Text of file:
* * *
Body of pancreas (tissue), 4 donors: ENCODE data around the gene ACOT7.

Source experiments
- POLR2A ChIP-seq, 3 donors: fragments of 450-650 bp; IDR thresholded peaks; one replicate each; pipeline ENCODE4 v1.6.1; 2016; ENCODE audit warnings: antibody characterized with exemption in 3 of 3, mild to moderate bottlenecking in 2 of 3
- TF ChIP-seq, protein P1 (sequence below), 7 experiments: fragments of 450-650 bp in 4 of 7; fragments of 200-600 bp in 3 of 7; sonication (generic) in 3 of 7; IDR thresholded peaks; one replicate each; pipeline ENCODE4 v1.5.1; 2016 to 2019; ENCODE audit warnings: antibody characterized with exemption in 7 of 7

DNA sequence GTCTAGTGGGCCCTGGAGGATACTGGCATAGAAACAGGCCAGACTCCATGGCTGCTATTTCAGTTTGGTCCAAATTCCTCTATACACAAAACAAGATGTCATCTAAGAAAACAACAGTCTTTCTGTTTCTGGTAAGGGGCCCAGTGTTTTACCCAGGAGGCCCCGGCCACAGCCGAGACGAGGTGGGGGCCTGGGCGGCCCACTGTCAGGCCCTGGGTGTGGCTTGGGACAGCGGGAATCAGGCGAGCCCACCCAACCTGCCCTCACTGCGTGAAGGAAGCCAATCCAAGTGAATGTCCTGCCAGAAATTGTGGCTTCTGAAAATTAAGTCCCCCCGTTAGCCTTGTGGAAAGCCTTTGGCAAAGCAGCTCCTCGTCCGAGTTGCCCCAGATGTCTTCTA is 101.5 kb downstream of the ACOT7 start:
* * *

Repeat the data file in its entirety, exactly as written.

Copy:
Body of pancreas (tissue), 4 donors: ENCODE data around the gene ACOT7.

Source experiments
- POLR2A ChIP-seq, 3 donors: fragments of 450-650 bp; IDR thresholded peaks; one replicate each; pipeline ENCODE4 v1.6.1; 2016; ENCODE audit warnings: antibody characterized with exemption in 3 of 3, mild to moderate bottlenecking in 2 of 3
- TF ChIP-seq, protein P1 (sequence below), 7 experiments: fragments of 450-650 bp in 4 of 7; fragments of 200-600 bp in 3 of 7; sonication (generic) in 3 of 7; IDR thresholded peaks; one replicate each; pipeline ENCODE4 v1.5.1; 2016 to 2019; ENCODE audit warnings: antibody characterized with exemption in 7 of 7

DNA sequence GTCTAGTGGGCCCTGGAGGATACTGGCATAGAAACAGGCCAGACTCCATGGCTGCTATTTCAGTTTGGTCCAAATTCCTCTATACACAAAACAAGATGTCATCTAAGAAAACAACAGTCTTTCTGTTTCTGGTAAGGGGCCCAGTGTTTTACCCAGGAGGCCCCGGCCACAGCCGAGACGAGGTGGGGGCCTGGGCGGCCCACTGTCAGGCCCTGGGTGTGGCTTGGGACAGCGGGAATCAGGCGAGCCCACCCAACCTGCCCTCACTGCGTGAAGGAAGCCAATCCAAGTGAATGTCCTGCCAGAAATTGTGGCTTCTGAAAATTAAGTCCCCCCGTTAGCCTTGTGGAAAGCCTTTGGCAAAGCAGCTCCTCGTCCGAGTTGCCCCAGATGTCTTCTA is 101.5 kb downstream of the ACOT7 start: